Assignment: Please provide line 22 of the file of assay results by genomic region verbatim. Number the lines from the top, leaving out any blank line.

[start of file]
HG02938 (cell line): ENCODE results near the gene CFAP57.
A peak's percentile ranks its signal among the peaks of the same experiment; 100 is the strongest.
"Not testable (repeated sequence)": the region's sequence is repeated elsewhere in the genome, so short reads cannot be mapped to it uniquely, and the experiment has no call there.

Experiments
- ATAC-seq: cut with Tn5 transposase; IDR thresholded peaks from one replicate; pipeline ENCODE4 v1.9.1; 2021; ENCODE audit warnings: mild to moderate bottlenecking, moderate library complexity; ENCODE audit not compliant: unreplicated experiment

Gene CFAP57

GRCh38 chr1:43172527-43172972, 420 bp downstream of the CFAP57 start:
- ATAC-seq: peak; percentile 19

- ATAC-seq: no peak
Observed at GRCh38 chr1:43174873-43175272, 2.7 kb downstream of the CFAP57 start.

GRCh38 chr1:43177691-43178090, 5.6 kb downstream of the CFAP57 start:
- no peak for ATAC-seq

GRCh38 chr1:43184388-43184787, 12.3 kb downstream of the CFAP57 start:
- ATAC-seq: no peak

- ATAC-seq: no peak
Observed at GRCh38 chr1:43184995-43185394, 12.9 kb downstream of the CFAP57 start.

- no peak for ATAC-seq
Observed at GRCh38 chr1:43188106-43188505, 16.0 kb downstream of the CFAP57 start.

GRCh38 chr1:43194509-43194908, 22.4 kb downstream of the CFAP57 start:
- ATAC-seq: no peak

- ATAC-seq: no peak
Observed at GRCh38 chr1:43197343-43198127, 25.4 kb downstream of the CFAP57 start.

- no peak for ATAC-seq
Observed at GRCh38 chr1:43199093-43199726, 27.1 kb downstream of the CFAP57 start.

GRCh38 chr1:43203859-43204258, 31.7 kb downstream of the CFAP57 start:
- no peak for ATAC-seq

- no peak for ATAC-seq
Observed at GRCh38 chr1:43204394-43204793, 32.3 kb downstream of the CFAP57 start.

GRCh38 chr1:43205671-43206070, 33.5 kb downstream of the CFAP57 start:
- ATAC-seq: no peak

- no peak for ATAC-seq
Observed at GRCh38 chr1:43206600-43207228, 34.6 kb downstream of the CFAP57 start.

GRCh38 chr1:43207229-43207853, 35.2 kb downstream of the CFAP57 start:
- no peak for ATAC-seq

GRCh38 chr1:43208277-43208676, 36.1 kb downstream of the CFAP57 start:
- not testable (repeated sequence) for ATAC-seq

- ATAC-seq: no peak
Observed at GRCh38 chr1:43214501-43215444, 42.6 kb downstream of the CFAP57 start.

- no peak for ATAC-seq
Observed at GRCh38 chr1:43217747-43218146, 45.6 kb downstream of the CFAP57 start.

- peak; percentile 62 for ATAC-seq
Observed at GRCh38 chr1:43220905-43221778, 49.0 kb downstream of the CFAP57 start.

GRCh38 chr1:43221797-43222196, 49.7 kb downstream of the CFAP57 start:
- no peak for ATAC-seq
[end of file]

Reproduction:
Observed at GRCh38 chr1:43197343-43198127, 25.4 kb downstream of the CFAP57 start.